I begged, borrowed, and stole all the money I could find, in order to buy single family homes in Phoenix. People told me I was crazy to be buying houses. Today, they tell me how lucky I am.

I tell them, I know!!!

I was born in America in 1984. The way the American education system is aligned, this meant I graduated from college after 4 years in 2007. There was a global recession underway that I had no control over. It didn’t start earlier, it didn’t start later.

I was fired from a job I was too afraid to quit.

At age 24, unemployed and a complete failure, I moved back in with my parents.

No one is luckier than me!

In the following years; several companies founded, many houses bought, rented and sold, websites developed and books in the pipeline, a loving wife and beautiful family. All because I am nothing but a big scaredy cat. At least I was.

And no one is luckier than me.

 


Why Being Given a Large Sum of Money is a Curse, Not a Blessing

ESPN just released its first episode of 30 for 30’s second season with a documentary titled “Broke”, detailing how so many athletes end up broke and bankrupt shortly after retiring from their given sport.

This echoes what many reports have stated regarding lottery winners ending up in bankruptcy within three years of submitting their winning ticket.

Why is this? It can’t just be a coincidence, can it?

The answer in short is no, its not a coincidence. The biggest misunderstanding about money is that in actuality, getting rich is not an event, but rather a process.

What does this mean?

Well, here’s an example. If you give a large pile of money to someone are they rich? Many athletes and lottery winners have shown that the money doesn’t last if you don’t know what to do about it.

However, if you take all the money away from a self made millionaire/billionaire it would just be a matter of time before they started to build wealth again. This is the process of getting rich, and it has little to do with money. It has everything to do with knowing about money.

One small snippet I caught during this film was a financial advisor mentioning how student athletes graduate college knowing nothing of financial education. This is true about our society as a whole.

We have so many mandatory classes and credits we need to attain in order to earn degrees, yet if you want to learn about wealth building you have to seek out and search for credible sources and materials on your own.

In addition, when one person is given a large pile of money all of a sudden, and all they know about money is how to spend it, then spend it they will. When the money starts to run out, they look for the next big “score” because this is what they have learned about money. There has to be another big pile down the road…. right?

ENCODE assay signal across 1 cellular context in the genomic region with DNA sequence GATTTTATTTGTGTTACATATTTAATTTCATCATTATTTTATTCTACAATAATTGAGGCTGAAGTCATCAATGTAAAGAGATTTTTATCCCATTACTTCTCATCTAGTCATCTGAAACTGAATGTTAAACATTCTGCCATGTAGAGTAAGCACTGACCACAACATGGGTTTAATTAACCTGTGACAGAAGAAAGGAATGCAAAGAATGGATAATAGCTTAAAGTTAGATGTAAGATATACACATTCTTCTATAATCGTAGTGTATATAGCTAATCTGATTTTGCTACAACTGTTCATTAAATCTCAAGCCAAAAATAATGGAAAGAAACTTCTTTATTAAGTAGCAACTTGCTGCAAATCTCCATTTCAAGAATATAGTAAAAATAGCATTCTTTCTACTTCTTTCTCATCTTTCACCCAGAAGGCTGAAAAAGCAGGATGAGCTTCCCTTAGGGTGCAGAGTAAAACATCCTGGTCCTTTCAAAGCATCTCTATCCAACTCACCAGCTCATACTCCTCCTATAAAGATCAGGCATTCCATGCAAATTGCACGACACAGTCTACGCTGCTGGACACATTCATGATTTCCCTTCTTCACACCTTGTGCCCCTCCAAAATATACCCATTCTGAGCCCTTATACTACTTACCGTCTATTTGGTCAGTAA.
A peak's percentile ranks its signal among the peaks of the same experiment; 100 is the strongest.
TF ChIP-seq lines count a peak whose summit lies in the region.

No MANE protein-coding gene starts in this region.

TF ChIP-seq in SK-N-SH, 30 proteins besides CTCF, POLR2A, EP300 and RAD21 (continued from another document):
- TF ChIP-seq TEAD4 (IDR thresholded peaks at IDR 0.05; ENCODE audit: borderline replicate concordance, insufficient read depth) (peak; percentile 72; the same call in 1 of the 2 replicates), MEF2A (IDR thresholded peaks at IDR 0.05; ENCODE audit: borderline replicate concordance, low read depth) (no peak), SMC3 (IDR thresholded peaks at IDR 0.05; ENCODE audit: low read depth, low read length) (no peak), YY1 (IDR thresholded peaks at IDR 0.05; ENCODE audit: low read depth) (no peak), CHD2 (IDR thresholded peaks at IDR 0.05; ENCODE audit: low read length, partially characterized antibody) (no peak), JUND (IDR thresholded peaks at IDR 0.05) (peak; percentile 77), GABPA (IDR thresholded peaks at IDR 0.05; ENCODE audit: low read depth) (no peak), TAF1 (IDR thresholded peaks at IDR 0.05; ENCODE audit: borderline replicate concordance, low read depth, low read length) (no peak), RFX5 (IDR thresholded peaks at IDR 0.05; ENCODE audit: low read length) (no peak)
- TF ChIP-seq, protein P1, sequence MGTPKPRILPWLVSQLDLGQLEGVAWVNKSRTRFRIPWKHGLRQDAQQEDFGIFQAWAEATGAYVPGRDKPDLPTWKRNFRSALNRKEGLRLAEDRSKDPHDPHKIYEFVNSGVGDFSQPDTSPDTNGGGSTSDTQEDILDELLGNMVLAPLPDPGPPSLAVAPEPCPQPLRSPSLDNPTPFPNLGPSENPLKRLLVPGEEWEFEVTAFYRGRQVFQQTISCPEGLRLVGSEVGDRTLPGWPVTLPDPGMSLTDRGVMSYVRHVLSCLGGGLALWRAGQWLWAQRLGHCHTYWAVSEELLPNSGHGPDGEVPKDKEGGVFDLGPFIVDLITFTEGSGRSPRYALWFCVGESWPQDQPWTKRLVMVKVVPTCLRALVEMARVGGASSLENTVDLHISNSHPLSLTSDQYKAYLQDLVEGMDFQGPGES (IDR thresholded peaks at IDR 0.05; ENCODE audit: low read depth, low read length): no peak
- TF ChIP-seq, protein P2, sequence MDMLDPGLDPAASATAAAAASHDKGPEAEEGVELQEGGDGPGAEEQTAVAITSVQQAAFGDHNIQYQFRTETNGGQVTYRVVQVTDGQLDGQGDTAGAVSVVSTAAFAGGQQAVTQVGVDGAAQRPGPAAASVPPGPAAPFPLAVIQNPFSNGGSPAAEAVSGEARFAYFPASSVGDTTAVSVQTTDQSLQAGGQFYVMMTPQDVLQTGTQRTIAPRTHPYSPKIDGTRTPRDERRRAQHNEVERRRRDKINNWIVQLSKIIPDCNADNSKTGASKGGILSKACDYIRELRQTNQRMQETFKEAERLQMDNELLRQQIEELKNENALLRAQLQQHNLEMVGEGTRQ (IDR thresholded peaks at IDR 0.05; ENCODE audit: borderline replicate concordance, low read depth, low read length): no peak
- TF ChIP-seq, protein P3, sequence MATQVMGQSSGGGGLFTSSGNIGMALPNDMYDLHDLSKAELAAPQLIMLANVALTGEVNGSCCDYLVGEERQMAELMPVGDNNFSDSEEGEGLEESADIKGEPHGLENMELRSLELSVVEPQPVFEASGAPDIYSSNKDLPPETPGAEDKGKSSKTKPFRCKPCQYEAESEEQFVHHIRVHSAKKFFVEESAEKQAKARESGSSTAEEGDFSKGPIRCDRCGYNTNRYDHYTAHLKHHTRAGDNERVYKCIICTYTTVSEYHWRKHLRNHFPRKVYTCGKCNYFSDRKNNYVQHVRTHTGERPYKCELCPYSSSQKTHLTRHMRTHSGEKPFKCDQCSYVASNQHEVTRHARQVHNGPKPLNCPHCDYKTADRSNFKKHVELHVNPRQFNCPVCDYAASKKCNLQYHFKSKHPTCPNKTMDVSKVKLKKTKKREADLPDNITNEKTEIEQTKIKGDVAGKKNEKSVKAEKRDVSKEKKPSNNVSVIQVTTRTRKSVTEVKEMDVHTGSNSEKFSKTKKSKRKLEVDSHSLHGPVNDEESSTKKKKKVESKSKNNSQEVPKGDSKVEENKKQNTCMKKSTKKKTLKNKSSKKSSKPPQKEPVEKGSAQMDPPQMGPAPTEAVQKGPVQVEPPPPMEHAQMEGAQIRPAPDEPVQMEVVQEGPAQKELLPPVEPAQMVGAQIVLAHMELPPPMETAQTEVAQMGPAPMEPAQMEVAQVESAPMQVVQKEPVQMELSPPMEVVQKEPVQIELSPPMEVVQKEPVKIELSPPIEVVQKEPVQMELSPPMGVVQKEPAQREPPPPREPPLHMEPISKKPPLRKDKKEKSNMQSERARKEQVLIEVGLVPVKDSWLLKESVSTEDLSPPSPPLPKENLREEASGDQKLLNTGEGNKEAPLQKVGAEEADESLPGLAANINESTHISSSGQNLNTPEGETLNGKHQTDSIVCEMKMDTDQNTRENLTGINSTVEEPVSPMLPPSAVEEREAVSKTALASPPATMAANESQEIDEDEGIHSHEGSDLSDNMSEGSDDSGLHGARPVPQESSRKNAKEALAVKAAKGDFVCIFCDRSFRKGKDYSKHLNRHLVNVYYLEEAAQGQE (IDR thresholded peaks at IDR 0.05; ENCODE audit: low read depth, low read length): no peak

This is when they get taken advantage of and invest in silly things that are “guaranteed to double your money”, and then their money runs out even faster.

I recently wrote a piece titled Money is Sexy But Your Investments Shouldn’t Be, and I described how so many people are taught that getting rich is an event. You work really hard at something and then one day you have your pile of money and bam you are rich and ready to retire.

But what happens to that pile if it isn’t being replenished? Imagine a bucket filled to the top with water. But poke a small hole in the bottom for expenses. As you add expenses like cars, credit cards, jewelry, iPads, clothes etc., the bucket begins to drain faster and faster.
Your job is to add more faucets to this bucket. Even if one faucet is just a little bit of water it helps. Even if that faucet only replenishes the bucket enough to cover one expense, it helps.
The problem is that as the bucket drains, these once “millionaires” start looking for a new bucket to start draining and miss out on all the opportunities the first bucket provided.
People are impacted by their experiences. When athletes know nothing about money, but are given a large amount of money all at once they are going to expect that to happen again… the problem is that rarely does it happen once to anyone, let alone twice.
Bart Scott, an NFL linebacker mentions that when he received his first check in the NFL, he took it to a check cashing place because he didn’t know anything about banks and checking accounts.
Many of the athletes also assumed that when they signed for a million dollars, they were going to get a million dollars. They didn’t know about taxes.
What is really impactful is the fact that not only do many of these fortunate athletes and lottery winners end up broke, they often end up worse off than they were before the money. Huge debts and broken relationships are the norm in many of these situations.
So whats the answer? The same boring answer as always. Education.
If you take financial education, and you add time, the result will be wealth. Want more wealth? Then spend more time on your financial education. Its that simple. It may not be “quick”, but it is self sustaining.